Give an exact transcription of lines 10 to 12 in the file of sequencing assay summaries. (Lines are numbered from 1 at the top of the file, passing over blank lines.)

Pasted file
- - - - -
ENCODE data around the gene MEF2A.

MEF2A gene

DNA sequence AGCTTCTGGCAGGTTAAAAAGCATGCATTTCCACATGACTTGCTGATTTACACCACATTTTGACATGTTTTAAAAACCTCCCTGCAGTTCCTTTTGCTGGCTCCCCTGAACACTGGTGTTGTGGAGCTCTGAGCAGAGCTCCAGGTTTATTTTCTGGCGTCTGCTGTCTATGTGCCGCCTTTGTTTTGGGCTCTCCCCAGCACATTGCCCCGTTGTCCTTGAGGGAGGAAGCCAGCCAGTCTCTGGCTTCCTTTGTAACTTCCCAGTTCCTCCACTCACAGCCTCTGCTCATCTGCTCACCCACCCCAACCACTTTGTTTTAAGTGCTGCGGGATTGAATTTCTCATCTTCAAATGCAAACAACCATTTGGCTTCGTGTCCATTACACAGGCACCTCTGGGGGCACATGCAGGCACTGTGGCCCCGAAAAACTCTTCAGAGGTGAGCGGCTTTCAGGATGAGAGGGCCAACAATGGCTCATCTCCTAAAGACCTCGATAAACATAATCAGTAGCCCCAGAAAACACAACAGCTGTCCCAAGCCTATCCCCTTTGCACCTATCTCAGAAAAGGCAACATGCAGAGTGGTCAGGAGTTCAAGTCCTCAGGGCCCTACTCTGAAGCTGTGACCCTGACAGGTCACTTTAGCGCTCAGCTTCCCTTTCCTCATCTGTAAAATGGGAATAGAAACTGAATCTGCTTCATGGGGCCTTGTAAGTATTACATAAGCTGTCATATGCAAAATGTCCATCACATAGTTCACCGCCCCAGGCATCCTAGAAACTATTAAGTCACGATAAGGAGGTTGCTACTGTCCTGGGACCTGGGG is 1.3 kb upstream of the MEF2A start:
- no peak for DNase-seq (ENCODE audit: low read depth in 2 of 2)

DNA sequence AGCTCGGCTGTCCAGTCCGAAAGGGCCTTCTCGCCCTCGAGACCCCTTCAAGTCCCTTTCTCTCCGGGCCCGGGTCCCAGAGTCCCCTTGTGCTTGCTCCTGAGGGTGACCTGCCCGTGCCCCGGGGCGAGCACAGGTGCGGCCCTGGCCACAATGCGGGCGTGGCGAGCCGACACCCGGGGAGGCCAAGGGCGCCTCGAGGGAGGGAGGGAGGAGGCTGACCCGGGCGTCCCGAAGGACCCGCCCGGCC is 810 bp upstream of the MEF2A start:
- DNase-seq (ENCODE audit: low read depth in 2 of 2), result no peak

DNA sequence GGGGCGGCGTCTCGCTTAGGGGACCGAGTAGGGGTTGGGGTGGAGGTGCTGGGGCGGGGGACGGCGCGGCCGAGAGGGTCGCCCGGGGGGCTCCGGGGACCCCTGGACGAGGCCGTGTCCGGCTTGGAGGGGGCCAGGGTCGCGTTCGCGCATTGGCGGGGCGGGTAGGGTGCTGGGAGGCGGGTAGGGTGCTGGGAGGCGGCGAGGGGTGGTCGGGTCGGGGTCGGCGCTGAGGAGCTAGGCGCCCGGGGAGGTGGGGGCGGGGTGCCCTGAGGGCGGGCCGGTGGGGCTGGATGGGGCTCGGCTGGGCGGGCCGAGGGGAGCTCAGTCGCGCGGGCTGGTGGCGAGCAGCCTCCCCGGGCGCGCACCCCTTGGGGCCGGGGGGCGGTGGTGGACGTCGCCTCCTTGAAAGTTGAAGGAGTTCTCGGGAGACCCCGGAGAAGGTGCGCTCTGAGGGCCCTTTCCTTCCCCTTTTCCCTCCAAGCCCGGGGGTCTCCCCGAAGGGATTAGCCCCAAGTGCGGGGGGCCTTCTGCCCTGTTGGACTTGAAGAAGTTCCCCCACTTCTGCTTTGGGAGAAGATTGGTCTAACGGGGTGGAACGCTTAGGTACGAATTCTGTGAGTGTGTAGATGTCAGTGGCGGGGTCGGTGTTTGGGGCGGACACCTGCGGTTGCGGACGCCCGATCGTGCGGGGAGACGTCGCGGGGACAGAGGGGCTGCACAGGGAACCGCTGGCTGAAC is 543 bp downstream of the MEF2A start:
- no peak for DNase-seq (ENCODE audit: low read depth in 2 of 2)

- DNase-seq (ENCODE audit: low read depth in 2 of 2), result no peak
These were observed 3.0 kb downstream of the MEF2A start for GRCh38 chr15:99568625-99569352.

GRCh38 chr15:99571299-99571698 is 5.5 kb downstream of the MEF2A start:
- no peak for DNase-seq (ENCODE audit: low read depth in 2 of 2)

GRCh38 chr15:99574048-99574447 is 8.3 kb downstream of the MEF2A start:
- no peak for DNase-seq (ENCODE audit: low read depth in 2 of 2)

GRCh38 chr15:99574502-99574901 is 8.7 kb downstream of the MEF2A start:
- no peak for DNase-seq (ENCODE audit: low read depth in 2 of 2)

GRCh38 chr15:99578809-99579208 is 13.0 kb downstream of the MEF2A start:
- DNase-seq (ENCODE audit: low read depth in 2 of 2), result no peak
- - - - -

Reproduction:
These were observed 3.0 kb downstream of the MEF2A start for GRCh38 chr15:99568625-99569352.

GRCh38 chr15:99571299-99571698 is 5.5 kb downstream of the MEF2A start:
- no peak for DNase-seq (ENCODE audit: low read depth in 2 of 2)